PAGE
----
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AAC, MP3 or WMA

post #1 of 30
Thread Starter 
Can anyone tell me which one has the best sound quality?
post #2 of 30
strictly a matter of taste but the order of my preference

AAC/Liquid Audio
WMA
MP3

YMMV
post #3 of 30
Don't mean to be a useless idiot - it's hard for me...... - but, I prefer ATRAC (Real Audio 8) to ALL of those.....at higher bitrates.....132+
post #4 of 30
At 128 kbit/s, AAC is definitely the winner. Between mp3 and wma at this bitrate it's not as clear. For a blind listening test of one sample (more to follow when Ogg Vorbis RC3 is released), see:

http://www.worldzonesupport.com/~fastforw/128tests.html

ff123
post #5 of 30
you forgot atrac man, beats em all I say
post #6 of 30
braver.......look two or three posts up on the screen.........
post #7 of 30
Thread Starter 
I need an UNBIAS comment on that, preferably from a person who has an MP3/AAC player and a MD player. Portable of course since I'm thinking of which one I should be getting
post #8 of 30
Quote:
I need an UNBIAS comment on that, preferably from a person who has an MP3/AAC player and a MD player. Portable of course since I'm thinking of which one I should be getting
I've heard a number of MP3 players, and a number of MD portables. Given good equipment (earphones, even an amp), MD simply sounds better at comparable bitrates (or even lower bitrates than MP3). HOWEVER, that may not matter. If you're going to be using the portable in very active and/or noisy environments, the truth is any difference in sound is going to be negligible. I'm going to assume that sound quality isn't the end-all criteria for your choice.



When comparing MD and MP3 players, more important than absolute sound quality IMO are your needs/intended uses. There are several different kinds of MP3 players: hard drive-based, solid state-based, and CD-based. They each have strengths and weaknesses, and advantages and disadvantages when compared to MD. You can't simply compare "MD vs. MP3."

Do you want absolute sound quality, portability, battery life, low total cost, and the ability to record on the run, and are you willing to bring along a number of discs and swap them out? MD is the way to go.

Do you want to be able to have lots and lots of music (maybe your entire collection) in a fairly small package, and are you willing to give up battery life, risk hard drive failure (low, but there), and pay a little more? A hard drive-based MP3 player is probably better.

Do you want the smallest possible unit with the best anti-shock, and are you willing to give up sound quality, battery life, storage capacity, and low price? Solid state MP3.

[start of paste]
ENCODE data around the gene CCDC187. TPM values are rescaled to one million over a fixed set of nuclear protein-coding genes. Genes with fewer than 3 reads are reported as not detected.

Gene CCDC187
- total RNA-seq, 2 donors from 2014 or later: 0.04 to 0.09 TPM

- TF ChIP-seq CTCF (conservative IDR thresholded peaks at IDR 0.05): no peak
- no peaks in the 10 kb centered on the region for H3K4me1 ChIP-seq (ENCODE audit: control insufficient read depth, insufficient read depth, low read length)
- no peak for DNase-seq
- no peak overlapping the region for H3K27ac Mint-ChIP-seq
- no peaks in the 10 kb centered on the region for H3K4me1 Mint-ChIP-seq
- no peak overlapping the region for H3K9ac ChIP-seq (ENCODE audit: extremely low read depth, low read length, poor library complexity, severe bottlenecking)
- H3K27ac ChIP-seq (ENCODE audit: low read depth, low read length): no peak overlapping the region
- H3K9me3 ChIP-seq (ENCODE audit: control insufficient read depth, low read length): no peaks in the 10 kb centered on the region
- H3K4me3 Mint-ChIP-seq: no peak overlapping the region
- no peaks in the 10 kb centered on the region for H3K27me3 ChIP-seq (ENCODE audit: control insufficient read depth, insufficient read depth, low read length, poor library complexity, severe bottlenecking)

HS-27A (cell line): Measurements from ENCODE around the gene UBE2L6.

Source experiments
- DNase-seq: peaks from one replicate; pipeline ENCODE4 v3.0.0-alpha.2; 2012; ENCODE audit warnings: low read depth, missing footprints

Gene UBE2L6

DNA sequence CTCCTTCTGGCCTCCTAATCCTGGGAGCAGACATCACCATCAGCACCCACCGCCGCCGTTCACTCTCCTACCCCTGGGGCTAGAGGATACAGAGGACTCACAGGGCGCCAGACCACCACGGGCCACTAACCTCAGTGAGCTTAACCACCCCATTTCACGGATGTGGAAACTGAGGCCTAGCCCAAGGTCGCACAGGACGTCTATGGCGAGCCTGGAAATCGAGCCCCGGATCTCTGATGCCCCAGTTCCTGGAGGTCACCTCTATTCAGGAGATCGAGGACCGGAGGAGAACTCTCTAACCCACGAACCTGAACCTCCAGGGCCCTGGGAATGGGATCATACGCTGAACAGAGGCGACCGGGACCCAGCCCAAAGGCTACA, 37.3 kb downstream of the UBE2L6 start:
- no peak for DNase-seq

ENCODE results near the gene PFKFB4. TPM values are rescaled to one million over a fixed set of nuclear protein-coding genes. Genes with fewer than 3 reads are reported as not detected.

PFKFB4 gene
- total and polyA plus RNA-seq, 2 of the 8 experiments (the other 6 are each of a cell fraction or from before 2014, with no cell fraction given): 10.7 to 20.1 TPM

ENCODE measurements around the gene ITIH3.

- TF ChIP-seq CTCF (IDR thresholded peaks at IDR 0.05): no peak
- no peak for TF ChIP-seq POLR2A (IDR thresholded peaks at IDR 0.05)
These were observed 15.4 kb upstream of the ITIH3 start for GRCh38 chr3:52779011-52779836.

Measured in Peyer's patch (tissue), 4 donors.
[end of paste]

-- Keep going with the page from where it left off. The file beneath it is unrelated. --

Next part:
Finally, do you want cheap media and good storage capacity, and are you willing to give up shock resistance, small size, and battery life? CD-based MP3.

Figure out what YOU need, then decide on the best solution for YOU.
post #9 of 30
Thread Starter 
I want something that has (or exceeds) MD sound quality, and it won't be out-dated for at least 1.5 year. And I don't really mind carrying dozens of flash-cards with me, but still, sound is still the vital issue that I'm concerning.
Maybe I should wait for a couple months and see how the debate goes, I'm sure eventually we'll all agree that something's better then MD, and that day won't be long
post #10 of 30
Umm.....you want something that won't be outdated in five years? with MD-sound quality? get an MD!

There really is nothing out there that can compare.......MD stomps flash players....and HD players have their own problems.....
post #11 of 30
I agree with vij. Although it's easy to think that MD players are obsolete because every 6 months Sony comes out with a new model with new features, the models that exist are very fine and will remain great units for years to come. New features come around, units get smaller, battery life increases, but the unit you have doesn't get any worse.
post #12 of 30
Thread Starter 
One and a half year!!! 1.5 not 5
post #13 of 30
Oops, sorry Odin. I had just taken what vij said. If you're looking to get one and a half years out of a portable player, then I'd definitely recommend a good portable MD recorder.
post #14 of 30
Quote:
I want something that has (or exceeds) MD sound quality, and it won't be out-dated for at least 1.5 year. And I don't really mind carrying dozens of flash-cards with me, but still, sound is still the vital issue that I'm concerning.
Well if that's the case, then MD is the answer. One of our MD units, that we still use regularly, is a 1998 Sharp MD-MS702. Plays as well as any current unit. No MD unit will be "out-dated" in 1.5 years.
post #15 of 30
Eh - sorry, tho it should be noted that both DanG and I said MD would last another 5 years - 1.5 for sure!
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